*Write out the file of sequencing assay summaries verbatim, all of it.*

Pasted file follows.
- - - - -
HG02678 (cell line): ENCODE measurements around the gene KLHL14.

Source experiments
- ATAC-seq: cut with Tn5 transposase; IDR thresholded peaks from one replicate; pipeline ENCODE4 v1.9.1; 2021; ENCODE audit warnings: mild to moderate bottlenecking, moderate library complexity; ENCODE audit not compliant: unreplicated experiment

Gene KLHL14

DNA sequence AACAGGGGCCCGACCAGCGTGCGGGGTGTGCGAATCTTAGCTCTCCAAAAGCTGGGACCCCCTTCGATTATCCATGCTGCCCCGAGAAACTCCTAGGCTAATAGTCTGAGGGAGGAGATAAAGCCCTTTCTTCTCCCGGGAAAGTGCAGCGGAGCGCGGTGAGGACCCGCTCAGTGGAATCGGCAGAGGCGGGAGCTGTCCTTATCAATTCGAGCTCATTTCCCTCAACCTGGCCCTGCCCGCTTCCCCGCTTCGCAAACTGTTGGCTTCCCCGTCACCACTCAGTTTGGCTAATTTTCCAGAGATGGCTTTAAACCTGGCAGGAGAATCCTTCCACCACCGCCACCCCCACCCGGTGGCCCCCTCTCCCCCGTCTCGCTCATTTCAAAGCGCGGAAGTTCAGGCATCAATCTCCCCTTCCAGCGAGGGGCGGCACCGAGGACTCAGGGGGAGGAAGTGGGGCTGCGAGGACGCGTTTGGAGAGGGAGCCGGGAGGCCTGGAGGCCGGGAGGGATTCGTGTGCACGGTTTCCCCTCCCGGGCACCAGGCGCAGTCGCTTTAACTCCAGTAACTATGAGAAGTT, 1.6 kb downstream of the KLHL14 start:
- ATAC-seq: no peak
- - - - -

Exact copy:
HG02678 (cell line): ENCODE measurements around the gene KLHL14.

Source experiments
- ATAC-seq: cut with Tn5 transposase; IDR thresholded peaks from one replicate; pipeline ENCODE4 v1.9.1; 2021; ENCODE audit warnings: mild to moderate bottlenecking, moderate library complexity; ENCODE audit not compliant: unreplicated experiment

Gene KLHL14

DNA sequence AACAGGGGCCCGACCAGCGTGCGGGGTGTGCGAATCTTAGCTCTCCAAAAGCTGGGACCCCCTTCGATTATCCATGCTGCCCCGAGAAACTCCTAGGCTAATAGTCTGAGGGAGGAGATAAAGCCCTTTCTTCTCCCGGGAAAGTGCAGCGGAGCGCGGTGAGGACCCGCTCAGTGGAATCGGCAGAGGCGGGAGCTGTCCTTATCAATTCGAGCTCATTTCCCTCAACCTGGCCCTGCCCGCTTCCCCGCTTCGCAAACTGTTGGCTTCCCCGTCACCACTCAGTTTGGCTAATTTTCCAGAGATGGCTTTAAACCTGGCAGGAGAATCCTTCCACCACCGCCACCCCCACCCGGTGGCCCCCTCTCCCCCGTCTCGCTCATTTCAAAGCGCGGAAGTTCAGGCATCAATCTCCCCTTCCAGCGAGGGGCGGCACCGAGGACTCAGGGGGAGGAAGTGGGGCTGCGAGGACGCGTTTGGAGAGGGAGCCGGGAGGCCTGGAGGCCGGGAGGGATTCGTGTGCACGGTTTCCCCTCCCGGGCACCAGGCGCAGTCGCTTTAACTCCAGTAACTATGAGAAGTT, 1.6 kb downstream of the KLHL14 start:
- ATAC-seq: no peak